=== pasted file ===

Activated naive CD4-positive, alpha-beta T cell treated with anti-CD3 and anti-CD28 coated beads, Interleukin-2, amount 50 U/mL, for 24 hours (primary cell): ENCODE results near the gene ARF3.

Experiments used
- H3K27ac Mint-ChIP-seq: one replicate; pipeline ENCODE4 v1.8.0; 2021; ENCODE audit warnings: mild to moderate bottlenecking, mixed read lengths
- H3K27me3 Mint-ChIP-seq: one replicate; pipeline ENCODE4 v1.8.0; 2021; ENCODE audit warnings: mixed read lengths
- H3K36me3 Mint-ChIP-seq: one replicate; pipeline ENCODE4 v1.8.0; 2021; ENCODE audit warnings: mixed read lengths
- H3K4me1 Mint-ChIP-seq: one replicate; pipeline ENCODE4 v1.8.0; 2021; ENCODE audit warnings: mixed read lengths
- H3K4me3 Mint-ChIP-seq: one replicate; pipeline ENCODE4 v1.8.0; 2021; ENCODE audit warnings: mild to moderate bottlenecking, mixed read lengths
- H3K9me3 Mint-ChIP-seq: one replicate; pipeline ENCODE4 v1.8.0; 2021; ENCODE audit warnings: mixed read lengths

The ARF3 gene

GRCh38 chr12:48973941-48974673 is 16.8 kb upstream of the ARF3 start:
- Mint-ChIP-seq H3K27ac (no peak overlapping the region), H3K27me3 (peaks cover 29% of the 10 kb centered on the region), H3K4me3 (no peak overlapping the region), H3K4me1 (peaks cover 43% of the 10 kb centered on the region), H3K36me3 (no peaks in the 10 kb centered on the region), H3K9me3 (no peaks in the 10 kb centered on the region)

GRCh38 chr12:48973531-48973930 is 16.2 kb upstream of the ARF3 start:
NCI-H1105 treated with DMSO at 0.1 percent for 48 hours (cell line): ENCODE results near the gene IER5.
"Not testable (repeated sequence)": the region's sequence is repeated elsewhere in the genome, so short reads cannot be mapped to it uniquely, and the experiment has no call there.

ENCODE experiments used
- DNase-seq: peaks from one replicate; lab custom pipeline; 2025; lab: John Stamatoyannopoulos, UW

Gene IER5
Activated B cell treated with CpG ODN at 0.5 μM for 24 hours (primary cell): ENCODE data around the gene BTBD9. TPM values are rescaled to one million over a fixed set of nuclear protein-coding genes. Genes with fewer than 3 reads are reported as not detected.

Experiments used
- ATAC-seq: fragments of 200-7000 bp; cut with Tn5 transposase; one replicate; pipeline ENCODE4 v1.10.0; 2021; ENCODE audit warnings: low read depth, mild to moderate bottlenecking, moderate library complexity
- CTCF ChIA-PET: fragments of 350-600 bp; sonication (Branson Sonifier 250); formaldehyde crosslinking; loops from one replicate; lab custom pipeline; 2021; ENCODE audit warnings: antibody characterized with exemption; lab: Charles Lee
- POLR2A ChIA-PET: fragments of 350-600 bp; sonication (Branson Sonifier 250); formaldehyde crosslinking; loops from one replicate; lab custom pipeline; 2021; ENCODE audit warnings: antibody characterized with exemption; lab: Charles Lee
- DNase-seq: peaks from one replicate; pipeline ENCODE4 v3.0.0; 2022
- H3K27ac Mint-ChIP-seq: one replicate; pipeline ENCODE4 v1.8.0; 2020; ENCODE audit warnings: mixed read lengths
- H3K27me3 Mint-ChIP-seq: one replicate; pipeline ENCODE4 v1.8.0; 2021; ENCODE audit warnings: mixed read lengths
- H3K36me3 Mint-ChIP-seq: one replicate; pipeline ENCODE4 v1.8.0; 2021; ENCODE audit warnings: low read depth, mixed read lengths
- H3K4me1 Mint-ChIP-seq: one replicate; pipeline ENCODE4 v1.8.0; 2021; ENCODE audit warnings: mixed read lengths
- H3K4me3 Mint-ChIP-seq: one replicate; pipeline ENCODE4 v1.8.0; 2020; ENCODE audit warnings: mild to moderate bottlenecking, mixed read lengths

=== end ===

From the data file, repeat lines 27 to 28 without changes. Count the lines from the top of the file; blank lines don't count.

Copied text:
- H3K4me1 Mint-ChIP-seq: one replicate; pipeline ENCODE4 v1.8.0; 2021; ENCODE audit warnings: mixed read lengths
- H3K4me3 Mint-ChIP-seq: one replicate; pipeline ENCODE4 v1.8.0; 2020; ENCODE audit warnings: mild to moderate bottlenecking, mixed read lengths